Wednesday, November 6, 2013

Atkeson & Houghton, Win By Not Losing

Nicholas Atkeson and Andrew Houghton, founding partners of Delta Investment Management, have written what, in the words of the lengthy subtitle, is a disciplined approach to building and protecting your wealth in the stock market by managing your risk. Win By Not Losing (McGraw-Hill, 2013) is a mix of stories about some not-so-famous investors (in fact, a few are identified simply by their first names) and an introduction to tactical investing.

The authors contend that “stock prices are influenced by oddities in human behavior that often cause security pricing to be predictable.” (p. 120) They support their contention by sharing some of their observations from the trading floor of an investment bank. Earnings momentum, for instance, can be both predictable and profitable: “the cycle of exceeding analysts’ estimates is often predictable in light of the pressures on analysts to be overly conservative.” (p. 121) And one study found that “over the 60 trading days after an earnings announcement, a long position in stocks with unexpected earnings in the highest decile, combined with a short position in stocks in the lowest decile, yields an annualized ‘abnormal’ return of about 25 percent before transaction costs.” (p. 122)

It’s all very well and good to analyze individual stocks, but the overall market environment should be of paramount concern to the investor. The authors suggest that a person should be a tactical equity investor if he believes that “there is a reasonable probability the stock market will experience a period of severe depreciation during your investment horizon” and/or “there is a reasonable probability the stock market will not experience sufficient appreciation during your investment horizon to meet your investment objectives.” (p. 177)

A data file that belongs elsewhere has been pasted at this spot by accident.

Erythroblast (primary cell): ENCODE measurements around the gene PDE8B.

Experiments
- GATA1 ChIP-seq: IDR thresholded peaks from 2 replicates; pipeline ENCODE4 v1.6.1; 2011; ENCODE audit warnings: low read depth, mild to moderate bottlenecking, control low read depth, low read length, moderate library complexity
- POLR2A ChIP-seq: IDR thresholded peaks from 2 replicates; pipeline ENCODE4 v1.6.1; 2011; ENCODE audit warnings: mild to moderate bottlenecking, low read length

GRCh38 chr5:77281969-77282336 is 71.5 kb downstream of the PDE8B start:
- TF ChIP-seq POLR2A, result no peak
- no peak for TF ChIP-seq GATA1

The authors note that the risk-conscious tactical investor has a fairly narrow window in which to make decisions because “evaluations of market risk levels tend to be most accurate over a week to a month.” (p. 180) They recommend entering the stock market when “the perceived market risk is moderate and declining.” (p. 196) Their own favorite indicator is the 75-day simple moving average applied to a group of roughly 3,600 stocks. “When the majority of stocks in the market are trading above their 75-day moving average, the market is bullish. When the majority of stocks are trading under this level, the market is bearish.” (p. 199) (They publish a free weekly Market Sentiment Indicator report on their website; it also appears in Barron’s.)

One of the authors’ recommendations is that an investor should be aggressive when participating in up markets. One way to accomplish this is to boost the beta of the portfolio. If investors “were willing to accept portfolio volatility equal to the market, they could then increase their expected volatility during times they are invested in equities, as the higher in-the-market volatility would be offset by the lower out-of-the equity market volatility. These investors could raise the in-the-market portfolio beta to a level at which the average of in-the-market and out-of-the-market volatility is equal to the market volatility on its own.” (p. 206)

Winning By Not Losing is not for the rank novice, but anyone with some experience in the stock market, especially the person who wants to move beyond a buy and hold strategy, can find useful tidbits in this book.

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